Drug-resistant TB could kill 75 million people by 2050
27 March 2015
By 2050 drug-resistant tuberculosis could kill about 75 million people, according to experts.
The global economy could also end up footing a cumulative bill of $16.7 trillion (£15 trillion) - the equivalent of the EU's annual output. A UK parliamentary group focused on TB had made the comments.
The comments come after the World Health Organisation warned last year that multidrug-resistant TB was at 'crisis levels', with about 480,000 new cases in 2013.
Multi-drug resistant TB, a man-made problem is caused by regular TB patients who get the wrong medicines or doses, or who fail to complete their treatment, which is highly toxic and can take up two years.
According to the APPG TB, the fight against the disease was also hampered by a lack of an effective vaccine.
The only TB vaccine, BCG, protected some children from severe forms of TB - including one that affected the brain, but was not reliable in preventing TB in the lung, the most common form of the disease.
According to the WHO, TB which spreads through the coughs and sneezes of infected persons, killed 1.5 million people worldwide in 2013.
The organisation said yesterday that if not tackled effectively, drug-resistant TB superbugs threatened to shrink the world economy by 0.63 per cent annually.
"The rising global burden of multidrug-resistant TB and other drug-resistant infections will come at a human and economic cost which the global community simply cannot afford to ignore", economist Jim O'Neill said in a statement.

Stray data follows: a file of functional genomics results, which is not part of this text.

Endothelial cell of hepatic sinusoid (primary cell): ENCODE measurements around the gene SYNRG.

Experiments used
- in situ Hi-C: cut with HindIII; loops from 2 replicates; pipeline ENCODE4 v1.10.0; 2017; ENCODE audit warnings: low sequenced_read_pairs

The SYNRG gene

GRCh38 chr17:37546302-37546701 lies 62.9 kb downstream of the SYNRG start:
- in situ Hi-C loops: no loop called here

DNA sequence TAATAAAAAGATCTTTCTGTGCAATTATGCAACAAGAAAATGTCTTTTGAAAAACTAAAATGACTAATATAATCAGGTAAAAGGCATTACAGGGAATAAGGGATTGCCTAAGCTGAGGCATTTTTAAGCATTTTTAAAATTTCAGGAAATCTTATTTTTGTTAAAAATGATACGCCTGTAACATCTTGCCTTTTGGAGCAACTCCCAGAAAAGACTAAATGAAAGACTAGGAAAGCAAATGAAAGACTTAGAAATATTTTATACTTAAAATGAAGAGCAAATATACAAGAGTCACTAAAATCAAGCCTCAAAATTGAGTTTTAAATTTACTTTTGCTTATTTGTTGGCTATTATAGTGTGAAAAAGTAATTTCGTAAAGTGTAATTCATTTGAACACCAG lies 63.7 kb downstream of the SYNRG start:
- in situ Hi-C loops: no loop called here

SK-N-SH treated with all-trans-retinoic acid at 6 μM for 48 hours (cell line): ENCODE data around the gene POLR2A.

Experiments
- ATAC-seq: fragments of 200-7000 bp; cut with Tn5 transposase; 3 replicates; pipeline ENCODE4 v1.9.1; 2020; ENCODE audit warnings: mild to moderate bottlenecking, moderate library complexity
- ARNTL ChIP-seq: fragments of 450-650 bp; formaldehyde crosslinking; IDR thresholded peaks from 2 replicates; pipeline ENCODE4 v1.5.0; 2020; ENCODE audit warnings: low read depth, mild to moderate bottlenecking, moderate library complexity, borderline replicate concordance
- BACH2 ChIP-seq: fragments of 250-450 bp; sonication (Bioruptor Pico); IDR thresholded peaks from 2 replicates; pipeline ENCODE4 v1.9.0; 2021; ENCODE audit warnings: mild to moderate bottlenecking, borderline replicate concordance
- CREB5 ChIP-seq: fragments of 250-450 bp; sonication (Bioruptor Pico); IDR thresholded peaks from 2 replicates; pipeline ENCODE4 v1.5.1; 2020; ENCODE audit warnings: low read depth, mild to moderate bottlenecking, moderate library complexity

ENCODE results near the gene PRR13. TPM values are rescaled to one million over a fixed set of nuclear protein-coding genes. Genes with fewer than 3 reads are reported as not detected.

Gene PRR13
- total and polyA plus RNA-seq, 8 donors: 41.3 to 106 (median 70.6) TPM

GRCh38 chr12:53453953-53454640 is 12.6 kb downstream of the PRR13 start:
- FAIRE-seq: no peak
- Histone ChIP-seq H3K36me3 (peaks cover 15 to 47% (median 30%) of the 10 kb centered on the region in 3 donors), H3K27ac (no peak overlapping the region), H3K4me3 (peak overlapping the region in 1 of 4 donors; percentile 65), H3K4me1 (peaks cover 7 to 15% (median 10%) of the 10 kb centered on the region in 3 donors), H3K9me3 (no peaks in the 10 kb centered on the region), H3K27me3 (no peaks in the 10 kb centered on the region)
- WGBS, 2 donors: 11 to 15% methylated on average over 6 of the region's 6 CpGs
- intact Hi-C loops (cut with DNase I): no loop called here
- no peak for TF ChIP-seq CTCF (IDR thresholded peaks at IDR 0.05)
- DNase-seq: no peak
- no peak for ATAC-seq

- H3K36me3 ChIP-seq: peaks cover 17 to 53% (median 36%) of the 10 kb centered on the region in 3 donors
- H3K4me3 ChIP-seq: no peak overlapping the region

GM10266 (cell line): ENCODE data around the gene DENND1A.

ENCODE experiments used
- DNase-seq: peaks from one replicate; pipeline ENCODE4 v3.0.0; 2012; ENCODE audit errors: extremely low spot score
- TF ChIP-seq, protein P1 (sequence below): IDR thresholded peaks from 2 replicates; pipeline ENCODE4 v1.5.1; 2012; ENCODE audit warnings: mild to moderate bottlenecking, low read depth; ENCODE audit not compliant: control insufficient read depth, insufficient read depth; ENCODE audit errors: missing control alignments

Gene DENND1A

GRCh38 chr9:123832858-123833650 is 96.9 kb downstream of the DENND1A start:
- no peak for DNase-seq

A former investment chief at Goldman Sachs, O'Neill was appointed last year by UK prime minister David Cameron to head a review into antimicrobial resistance.
The bacteria causing TB could develop resistance to drugs used to cure the disease and the multidrug-resistant form of the disease is known to not respond to at least isoniazid and rifampicin, the two most powerful anti-TB drugs, according to the World Health Organisation (WHO).
The cost projections of the group consider a scenario in which an additional 40 per cent of all TB cases were resistant to first-line drugs, leading to a doubling of the infection rate.
The group had called on governments to establish a research and development fund, target investments into basic research and increase support for bilateral TB programmes.
According to Nick Herbert, co-chairman of the APPT TB, better tools were needed to deal with the menace, but since TB primarily affected the poorest and most vulnerable in society, there was little commercial incentive to develop new drugs.